On March 11, 2016, DHS published the final rule on STEM OPT extension. This rule replaces the interim 2008 STEM OPT rule. This new rule will go into effect on May 10, 2016.
OPT, or Optional Practical Training, is a form of temporary employment authorization available to F-1 students that directly relates to the student’s major area of study in the United States. STEM OPT extension is an extension of employment authorization beyond the traditional 12-month for qualifying students with degrees in Science, Technology, Engineering, and Math (STEM).
The biggest buzz of the final rule is that it lengthens the STEM OPT extension from 17 months to 24 months. It also contains the following noteworthy provisions:
- Eligible students are ones that earned a degree from a school that is accredited by the Department of Education-recognized accrediting agency and certified by SEVP.
- A student may be eligible for up to two separate STEM OPT extensions. A second STEM OPT extension is available to students who receive an additional qualifying degree.
- Students can use a previously-earned qualifying degree to apply for a STEM OPT extension.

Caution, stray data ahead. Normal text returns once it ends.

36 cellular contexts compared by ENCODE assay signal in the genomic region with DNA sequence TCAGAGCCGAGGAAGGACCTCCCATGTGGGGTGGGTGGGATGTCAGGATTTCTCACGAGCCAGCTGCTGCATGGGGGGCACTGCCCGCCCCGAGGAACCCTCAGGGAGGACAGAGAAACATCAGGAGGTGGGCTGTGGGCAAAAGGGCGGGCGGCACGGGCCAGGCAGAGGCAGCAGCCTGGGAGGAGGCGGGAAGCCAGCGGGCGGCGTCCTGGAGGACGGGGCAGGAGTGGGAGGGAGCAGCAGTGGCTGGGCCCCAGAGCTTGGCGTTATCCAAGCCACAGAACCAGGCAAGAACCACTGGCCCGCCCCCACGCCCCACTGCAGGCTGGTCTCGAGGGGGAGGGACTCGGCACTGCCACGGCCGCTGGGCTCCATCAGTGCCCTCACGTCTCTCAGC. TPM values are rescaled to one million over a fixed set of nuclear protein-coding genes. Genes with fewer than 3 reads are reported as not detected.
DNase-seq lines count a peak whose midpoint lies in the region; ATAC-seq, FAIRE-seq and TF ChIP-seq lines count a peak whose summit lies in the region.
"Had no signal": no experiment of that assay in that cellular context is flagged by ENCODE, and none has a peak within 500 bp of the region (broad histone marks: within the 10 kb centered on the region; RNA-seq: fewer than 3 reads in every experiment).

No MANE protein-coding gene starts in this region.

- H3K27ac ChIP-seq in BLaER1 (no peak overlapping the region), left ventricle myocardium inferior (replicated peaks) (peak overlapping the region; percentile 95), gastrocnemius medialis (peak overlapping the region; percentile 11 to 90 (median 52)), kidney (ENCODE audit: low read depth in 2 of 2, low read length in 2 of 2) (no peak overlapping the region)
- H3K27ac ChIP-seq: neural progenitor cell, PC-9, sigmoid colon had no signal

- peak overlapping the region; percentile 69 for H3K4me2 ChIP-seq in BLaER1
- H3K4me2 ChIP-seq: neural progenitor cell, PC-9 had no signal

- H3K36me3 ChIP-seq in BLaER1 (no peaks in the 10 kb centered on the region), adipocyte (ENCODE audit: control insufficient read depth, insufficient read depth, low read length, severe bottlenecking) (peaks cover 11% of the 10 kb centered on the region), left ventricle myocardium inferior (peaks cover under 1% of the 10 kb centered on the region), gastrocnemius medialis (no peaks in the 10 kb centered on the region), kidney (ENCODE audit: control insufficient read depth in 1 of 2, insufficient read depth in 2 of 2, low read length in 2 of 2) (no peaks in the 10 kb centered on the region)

- STEM OPT employers are required to prepare and execute a formal training plan that identifies the learning objectives and plan for achieving those objectives.
- Students must not replace a full-time, part-time, temporary or permanent U.S. worker.
- Students must work 20 hours per week per employer as a minimum.
- STEM OPT employers must be enrolled in and remain in good standing with E-Verify program.
The new rule also puts in place several obligations on the STEM OPT employers. The final rule continues the requirement that the employer be enrolled in the E-Verify program. The employer is required to implement a formal training program for the students. The employer is also bound to reporting requirement in the event of changes in employment status, as well as, material changes or deviations from the training program. In addition, the employer must attest to three things: (a) that it has sufficient resources and trained personnel available to provide appropriate training, (b) that student will not replace a full-time or part-time, temporary or permanent U.S. worker, and (c) that the opportunity helps student attain his/her training objectives.
The new rule also contains a number of reporting requirements. First is the requirement for student and school official to validate the student’s biographical, residential, and employment information within 6 months. Second, the employer is required to sign an annual self-evaluation and student must report his/her progress with the training to the designated school official. Third, student and employer are required to report changes in the employment status. And fourth, student and employer must report material changes or deviations from the formal training plan to the designated school official.
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